Exclusive: ArcelorMittal in talks to merge U.S. assets with Cleveland-Cliffs

FILE PHOTO: The logo of steel factory ArcelorMittal is pictured in Seraing near the Belgian city of Liege, March 10, 2016. REUTERS/Francois Lenoir

(Reuters) – ArcelorMittal SA MT.LU, the world’s largest steelmaker, is exploring a deal to merge its U.S. operations with Cleveland-Cliffs Inc CLF.N, the largest U.S. producer of iron ore pellets, people familiar with the matter said on Sunday.

The combination would signal a new push among steelmakers to consolidate and diversify their business, making it less vulnerable to swings in demand. It would come after Cleveland-Cliffs acquired AK Steel, a U.S. maker of flat-rolled carbon steels, including stainless steel, for $3 billion, including debt, last March.

The latest deal could result in the merger of U.S. assets of Luxembourg-based ArcelorMittal that are worth between $2 billion and $3 billion with Cleveland-Cliffs, one of the sources said. It would be transformative for Cleveland-Cliffs, which has a market value of $2.3 billion and had total long-term debt as of the end of June of $4.5 billion.

There is no certainty the negotiations will lead to a deal, the sources said. If, however, the talks prove successful, a deal could be announced in the coming days, one of the sources added.

The sources requested anonymity because the matter is confidential. ArcelorMittal and Cleveland-Cliffs did not immediately respond to requests for comment.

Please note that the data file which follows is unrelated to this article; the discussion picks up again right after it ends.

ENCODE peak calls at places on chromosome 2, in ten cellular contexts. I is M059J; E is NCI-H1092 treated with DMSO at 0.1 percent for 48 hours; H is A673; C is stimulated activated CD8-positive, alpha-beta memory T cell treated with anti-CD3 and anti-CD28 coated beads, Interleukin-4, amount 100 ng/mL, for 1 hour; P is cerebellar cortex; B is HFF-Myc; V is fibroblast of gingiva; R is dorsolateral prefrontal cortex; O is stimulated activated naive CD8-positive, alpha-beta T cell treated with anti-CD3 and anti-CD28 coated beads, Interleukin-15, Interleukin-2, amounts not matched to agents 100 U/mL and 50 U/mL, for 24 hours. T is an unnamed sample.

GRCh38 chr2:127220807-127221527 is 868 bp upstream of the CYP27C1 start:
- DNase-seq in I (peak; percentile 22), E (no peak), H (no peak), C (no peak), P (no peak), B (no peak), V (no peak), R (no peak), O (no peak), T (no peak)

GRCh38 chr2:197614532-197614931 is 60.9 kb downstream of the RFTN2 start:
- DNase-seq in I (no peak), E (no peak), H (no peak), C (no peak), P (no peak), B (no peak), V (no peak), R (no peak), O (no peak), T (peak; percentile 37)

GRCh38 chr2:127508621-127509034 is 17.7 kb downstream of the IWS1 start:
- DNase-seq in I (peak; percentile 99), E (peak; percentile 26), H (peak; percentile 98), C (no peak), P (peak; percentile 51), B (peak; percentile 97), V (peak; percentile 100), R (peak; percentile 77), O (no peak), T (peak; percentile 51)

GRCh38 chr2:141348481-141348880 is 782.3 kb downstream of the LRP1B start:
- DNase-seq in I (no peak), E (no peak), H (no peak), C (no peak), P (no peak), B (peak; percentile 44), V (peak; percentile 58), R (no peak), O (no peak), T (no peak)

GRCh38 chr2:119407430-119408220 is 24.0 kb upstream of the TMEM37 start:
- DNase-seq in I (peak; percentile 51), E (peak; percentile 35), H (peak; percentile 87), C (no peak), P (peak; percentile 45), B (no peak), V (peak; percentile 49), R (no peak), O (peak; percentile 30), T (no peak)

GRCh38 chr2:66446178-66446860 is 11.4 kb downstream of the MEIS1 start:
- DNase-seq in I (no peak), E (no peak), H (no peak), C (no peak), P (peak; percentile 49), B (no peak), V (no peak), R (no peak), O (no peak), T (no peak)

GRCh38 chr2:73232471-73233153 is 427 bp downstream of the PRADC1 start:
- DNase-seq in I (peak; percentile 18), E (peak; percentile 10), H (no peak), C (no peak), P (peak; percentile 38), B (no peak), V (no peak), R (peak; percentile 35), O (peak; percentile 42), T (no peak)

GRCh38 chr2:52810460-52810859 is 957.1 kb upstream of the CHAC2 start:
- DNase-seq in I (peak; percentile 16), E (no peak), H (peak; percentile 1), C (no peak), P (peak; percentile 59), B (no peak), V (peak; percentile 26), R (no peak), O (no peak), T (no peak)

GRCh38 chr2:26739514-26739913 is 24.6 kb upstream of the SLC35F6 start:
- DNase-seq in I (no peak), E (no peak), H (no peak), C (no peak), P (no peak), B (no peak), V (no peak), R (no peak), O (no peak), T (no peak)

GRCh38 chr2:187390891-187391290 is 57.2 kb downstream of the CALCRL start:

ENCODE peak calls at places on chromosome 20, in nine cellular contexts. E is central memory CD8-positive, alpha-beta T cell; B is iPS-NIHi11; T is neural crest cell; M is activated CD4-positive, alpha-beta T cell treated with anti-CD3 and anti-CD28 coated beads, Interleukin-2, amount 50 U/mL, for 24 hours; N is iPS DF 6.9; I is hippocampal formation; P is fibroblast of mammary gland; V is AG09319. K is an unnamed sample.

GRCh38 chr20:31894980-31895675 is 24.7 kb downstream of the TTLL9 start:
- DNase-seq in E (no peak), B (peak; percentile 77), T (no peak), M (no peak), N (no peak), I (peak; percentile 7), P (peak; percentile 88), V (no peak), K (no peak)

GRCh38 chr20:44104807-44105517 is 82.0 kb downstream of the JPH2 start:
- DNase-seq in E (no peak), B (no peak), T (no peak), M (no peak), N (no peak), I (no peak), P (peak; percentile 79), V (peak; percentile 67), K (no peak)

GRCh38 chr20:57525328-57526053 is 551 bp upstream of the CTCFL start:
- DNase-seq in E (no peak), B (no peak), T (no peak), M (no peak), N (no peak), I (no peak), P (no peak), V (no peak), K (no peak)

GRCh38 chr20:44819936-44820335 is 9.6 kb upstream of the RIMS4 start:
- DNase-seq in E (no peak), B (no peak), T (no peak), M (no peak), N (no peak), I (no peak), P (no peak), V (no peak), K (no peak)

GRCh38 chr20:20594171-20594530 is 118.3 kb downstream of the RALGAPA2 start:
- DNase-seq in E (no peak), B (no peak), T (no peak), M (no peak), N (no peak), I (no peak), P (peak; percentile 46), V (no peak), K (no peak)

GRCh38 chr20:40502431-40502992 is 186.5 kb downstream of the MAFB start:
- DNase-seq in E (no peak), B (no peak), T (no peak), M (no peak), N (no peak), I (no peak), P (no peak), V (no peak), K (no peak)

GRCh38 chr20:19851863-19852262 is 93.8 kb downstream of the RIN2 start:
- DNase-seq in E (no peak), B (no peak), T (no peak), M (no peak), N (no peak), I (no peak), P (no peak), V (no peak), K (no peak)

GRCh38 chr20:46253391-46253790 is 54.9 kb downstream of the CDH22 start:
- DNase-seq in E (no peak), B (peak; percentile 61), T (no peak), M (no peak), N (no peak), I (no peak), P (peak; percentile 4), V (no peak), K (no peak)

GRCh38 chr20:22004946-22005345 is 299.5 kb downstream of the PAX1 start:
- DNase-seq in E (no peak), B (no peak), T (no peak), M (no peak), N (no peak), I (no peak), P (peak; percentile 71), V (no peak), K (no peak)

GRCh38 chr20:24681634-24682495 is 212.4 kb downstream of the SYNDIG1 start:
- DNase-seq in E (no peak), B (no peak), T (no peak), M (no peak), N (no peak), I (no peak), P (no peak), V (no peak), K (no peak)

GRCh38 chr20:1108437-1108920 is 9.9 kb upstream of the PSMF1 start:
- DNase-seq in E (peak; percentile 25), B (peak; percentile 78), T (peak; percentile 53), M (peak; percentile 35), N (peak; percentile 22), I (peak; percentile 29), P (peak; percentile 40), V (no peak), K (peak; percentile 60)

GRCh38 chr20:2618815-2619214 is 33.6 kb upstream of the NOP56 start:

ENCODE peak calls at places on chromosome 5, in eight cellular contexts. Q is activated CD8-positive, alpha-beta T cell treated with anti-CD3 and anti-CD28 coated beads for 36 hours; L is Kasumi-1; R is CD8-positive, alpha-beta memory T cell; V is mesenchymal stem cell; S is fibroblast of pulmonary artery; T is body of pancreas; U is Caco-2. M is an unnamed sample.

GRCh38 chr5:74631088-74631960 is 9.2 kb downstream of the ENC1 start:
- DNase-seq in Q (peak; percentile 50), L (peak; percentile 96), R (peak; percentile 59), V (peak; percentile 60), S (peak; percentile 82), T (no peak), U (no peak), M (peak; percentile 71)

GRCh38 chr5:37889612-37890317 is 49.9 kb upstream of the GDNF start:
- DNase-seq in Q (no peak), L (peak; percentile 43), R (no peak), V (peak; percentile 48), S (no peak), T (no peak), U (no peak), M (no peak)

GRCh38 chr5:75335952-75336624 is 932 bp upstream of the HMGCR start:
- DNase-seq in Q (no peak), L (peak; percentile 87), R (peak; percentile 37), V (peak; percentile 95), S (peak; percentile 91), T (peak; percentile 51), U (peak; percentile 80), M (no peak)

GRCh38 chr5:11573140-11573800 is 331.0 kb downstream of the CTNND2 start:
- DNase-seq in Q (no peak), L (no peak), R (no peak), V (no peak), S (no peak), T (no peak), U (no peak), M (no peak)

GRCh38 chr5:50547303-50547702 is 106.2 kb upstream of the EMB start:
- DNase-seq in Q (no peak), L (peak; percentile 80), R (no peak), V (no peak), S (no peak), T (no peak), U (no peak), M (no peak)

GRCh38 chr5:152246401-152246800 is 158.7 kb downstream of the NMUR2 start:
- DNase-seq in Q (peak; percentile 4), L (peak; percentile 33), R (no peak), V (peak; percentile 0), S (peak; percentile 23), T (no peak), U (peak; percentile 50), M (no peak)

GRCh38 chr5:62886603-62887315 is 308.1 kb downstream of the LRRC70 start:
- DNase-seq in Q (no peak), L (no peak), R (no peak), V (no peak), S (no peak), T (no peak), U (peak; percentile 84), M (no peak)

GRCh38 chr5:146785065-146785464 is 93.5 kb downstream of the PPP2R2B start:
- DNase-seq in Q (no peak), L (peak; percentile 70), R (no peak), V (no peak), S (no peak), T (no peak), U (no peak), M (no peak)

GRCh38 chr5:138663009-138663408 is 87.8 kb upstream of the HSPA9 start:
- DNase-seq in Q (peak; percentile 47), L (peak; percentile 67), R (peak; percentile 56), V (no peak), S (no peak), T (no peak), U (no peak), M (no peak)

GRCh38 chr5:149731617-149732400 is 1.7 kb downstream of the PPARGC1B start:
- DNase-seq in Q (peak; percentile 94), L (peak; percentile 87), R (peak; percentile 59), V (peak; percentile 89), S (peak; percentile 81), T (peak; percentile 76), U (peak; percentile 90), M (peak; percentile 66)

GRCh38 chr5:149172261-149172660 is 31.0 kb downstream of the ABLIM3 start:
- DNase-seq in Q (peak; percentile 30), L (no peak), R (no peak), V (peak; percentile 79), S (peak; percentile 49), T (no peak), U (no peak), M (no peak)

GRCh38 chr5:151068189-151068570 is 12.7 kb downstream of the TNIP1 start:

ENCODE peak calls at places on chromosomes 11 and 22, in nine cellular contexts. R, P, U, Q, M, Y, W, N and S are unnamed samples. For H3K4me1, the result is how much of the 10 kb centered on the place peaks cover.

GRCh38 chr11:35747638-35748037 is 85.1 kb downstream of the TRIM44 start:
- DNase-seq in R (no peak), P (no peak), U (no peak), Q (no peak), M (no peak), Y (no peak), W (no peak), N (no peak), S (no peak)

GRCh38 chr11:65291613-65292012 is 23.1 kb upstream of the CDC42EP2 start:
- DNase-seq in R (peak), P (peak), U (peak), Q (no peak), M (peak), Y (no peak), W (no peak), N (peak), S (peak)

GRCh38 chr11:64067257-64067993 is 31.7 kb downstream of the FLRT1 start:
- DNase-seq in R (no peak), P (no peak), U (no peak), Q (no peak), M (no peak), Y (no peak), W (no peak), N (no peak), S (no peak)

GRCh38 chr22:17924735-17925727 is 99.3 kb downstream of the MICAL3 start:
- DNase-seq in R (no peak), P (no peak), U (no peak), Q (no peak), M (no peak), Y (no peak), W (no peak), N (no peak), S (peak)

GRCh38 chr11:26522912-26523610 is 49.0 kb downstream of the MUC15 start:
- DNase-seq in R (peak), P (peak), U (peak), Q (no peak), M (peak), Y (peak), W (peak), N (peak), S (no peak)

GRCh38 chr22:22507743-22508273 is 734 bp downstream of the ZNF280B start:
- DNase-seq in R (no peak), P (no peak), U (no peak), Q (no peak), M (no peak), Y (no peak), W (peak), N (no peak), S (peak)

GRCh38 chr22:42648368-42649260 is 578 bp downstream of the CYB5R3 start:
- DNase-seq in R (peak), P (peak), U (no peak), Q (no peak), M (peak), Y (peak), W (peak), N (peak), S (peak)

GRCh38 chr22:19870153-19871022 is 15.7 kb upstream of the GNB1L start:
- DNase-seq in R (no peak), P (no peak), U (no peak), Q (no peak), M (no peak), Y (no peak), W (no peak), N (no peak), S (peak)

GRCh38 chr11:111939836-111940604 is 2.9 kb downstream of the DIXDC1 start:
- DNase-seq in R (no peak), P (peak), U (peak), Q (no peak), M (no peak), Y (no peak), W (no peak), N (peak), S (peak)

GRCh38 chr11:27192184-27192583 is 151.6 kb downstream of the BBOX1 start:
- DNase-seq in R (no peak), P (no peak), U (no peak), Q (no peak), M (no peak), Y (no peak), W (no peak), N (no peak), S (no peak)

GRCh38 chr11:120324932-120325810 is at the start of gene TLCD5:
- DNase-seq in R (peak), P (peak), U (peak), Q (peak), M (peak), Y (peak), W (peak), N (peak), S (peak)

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ArcelorMittal’s U.S. business has more than 18,000 employees and 25 facilities, including mines, steelmaking facilities and finishing operations, according to the company’s website. Headquartered in Cleveland, Cleveland-Cliffs employs about 11,000 people across mining and steel manufacturing operations in the United States and Canada.

ArcelorMittal said last year it was aiming to offload $2 billion of assets by the middle of 2021 to reduce its debt. In December, it agreed to sell a 50% stake in its shipping business, and has also sold its stake in Brazilian steelmaker Gerdau.

After it acquired AK Steel, which derived 66% of its revenue in 2019 from the automotive market, Cleveland-Cliffs experienced a drop in demand from its car manufacturing clients, which were forced to temporarily halt production earlier this year because of the COVID-19 pandemic.

Reporting by Greg Roumeliotis in New York; Editing by Peter Cooney

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